Extremist parties threaten to push Netanyahu’s government further to the right in the middle of the war

In order not to break the government coalition, the Israeli prime minister limits himself to cautioning a minister from a radical Jewish party who floated the idea of using an atomic bomb in the Gaza conflict

Israeli troops stand guard after settlers' attack in Deir Sharaf, near Nablus in the Israeli-occupied West Bank on November 2, 2023.
Israeli troops stand guard after settlers' attack in Deir Sharaf, near Nablus in the Israeli-occupied West Bank on November 2, 2023.RANEEN SAWAFTA (REUTERS)
Juan Carlos Sanz

At the end of last year, Benjamin Netanyahu secured his appointment as Israel’s prime minister, which incidentally protects him from prosecution in the three corruption cases for which he is being tried, but he had to pay the price of incorporating extreme Jewish right-wing forces into the executive power, which until then had been excluded from the parliamentary framework. Its members are not part of the security cabinet, the ministerial Sanhedrin that makes decisions in time of war, but its fanatical proclamations threaten to open a new front in Netanyahu’s political rearguard. As the worst armed conflict in Israel for half a century reaches its one-month milestone, the maneuvers of some extremist ministers threaten to push Netanyahu’s government — which is already considered the most conservative in the entire history of Israel — further to the right.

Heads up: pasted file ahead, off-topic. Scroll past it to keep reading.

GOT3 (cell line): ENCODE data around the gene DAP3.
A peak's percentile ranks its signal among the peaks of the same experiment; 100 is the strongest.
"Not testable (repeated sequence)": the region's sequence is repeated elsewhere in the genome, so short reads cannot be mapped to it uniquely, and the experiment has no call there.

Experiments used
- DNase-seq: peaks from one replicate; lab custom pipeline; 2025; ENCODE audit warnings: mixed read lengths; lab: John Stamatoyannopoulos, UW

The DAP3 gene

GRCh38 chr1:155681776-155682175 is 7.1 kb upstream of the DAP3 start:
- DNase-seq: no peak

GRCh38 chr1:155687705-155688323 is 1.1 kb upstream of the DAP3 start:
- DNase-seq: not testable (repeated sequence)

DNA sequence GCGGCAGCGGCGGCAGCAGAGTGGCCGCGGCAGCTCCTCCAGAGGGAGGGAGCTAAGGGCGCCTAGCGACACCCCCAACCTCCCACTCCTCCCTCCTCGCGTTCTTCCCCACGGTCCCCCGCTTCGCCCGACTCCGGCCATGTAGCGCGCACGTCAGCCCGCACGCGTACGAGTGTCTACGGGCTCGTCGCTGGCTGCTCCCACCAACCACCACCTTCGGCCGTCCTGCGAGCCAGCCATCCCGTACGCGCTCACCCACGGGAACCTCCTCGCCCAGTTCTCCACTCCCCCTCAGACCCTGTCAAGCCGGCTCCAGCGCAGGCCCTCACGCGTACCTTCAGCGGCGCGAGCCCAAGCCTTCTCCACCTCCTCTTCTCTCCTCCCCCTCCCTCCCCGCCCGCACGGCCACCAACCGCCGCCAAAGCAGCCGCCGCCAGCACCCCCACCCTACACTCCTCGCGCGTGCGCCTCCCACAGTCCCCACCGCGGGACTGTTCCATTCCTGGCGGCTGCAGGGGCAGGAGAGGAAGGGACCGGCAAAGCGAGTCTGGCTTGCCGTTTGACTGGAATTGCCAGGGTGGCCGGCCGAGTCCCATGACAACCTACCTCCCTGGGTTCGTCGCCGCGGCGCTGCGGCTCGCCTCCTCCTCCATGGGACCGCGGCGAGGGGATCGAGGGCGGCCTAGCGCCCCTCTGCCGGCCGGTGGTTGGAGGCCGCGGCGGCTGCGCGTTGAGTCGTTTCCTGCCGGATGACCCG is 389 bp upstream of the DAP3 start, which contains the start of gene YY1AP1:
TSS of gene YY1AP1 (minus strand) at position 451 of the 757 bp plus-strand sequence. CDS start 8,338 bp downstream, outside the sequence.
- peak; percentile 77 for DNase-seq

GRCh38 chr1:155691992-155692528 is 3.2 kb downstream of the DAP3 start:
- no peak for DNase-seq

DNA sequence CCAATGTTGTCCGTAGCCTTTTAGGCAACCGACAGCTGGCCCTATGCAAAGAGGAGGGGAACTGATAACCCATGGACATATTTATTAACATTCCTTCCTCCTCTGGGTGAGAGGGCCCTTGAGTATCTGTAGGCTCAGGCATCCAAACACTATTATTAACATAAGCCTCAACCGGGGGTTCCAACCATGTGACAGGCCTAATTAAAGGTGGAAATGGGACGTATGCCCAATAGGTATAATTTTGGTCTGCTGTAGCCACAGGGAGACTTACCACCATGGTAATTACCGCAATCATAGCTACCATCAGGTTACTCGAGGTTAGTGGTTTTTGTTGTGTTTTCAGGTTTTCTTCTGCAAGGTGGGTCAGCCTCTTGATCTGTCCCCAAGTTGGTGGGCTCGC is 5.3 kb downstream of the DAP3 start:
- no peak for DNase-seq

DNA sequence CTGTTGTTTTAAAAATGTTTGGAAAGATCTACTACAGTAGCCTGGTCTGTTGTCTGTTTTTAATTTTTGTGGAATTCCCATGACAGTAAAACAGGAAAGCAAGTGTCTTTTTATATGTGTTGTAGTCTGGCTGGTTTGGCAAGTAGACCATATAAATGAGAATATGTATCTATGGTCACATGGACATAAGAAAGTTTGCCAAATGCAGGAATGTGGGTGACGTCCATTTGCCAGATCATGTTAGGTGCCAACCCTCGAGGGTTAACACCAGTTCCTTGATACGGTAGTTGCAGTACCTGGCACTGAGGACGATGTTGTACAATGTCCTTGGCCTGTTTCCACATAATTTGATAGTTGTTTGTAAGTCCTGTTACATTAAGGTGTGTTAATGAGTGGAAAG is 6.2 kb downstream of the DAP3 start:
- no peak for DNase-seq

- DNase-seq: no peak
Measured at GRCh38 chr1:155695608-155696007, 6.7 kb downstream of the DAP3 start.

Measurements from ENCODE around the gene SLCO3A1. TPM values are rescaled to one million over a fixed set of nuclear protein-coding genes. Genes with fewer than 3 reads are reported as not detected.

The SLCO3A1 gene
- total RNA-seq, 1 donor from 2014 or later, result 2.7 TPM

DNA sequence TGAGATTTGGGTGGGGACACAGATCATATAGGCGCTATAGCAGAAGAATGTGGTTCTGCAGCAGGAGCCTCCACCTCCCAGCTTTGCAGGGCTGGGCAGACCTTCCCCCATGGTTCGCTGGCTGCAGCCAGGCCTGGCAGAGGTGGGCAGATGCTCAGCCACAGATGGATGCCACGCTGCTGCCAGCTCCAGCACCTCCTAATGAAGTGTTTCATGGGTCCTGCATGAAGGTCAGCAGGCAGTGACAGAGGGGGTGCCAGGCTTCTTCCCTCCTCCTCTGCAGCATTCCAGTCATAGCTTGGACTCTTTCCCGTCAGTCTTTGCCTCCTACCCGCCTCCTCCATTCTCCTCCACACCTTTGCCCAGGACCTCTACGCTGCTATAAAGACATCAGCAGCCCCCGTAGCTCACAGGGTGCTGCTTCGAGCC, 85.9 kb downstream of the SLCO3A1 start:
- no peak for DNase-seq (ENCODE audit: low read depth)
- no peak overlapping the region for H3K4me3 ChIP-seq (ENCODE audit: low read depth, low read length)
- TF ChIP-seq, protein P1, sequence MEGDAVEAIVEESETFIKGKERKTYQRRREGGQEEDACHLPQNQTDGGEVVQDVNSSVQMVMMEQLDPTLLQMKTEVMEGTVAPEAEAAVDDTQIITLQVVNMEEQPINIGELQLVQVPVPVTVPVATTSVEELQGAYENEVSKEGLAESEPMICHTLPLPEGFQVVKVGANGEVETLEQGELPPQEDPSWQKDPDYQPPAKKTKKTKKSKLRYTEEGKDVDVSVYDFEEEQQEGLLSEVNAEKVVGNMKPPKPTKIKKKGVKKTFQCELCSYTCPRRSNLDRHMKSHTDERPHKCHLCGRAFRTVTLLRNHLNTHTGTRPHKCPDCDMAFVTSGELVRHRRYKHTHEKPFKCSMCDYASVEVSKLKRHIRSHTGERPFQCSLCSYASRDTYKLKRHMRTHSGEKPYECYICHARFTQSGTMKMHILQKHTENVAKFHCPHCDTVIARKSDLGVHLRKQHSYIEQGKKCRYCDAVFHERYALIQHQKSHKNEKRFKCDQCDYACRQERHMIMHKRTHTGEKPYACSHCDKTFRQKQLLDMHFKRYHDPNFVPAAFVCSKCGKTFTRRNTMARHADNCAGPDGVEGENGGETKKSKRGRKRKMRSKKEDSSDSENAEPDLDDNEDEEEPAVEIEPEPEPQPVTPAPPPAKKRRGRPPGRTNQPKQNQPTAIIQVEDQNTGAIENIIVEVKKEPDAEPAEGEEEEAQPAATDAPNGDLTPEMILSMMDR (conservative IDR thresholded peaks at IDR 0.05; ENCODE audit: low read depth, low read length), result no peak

The final drop in the extremist cup has come from the minister of Heritage, Amihai Eliyahu, a member of the Jewish Power party. This formation is heir to the radicalism of Meir Kahane, who in the seventies and eighties championed the idea of armed struggle against the Arabs at the head of the Kach party (which was banned in 1988 for terrorism apologia), before being shot dead by an Egyptian in New York in 1990. Eliyahu was disciplined on Sunday by Netanyahu, who removed him from government meetings, after the minister — during a radio program earlier in the day — agreed with the “option” of dropping an atomic bomb on the Gaza Strip.

The ultranationalist minister had stated during the broadcast that he was not completely satisfied with the intensity of the bombing against Hamas, following the attack launched by the Islamist militia on October 7, in which more than 1,400 people were killed in Israel and another 240 were kidnapped. Asked in an interview what he thought of the possibility of razing the Palestinian strip to the ground with the nuclear weapon and “killing everyone,” he replied that it was a feasible “option,” even at the cost of also killing the hostages captured in Israel and held in Gaza.

“The lives of the hostages are not worth more than those of the soldiers,” he emphasized, “and in war there is always a price to pay.” In his view, everyone in the Gaza Strip is a combatant against Israel and there is no need for humanitarian aid to enter. Netanyahu’s inner cabinet was quick to note that Eliyahu’s statements were “disconnected from reality,” before informing that the prime minister had “suspended” the minister’s participation in meetings “until further notice.”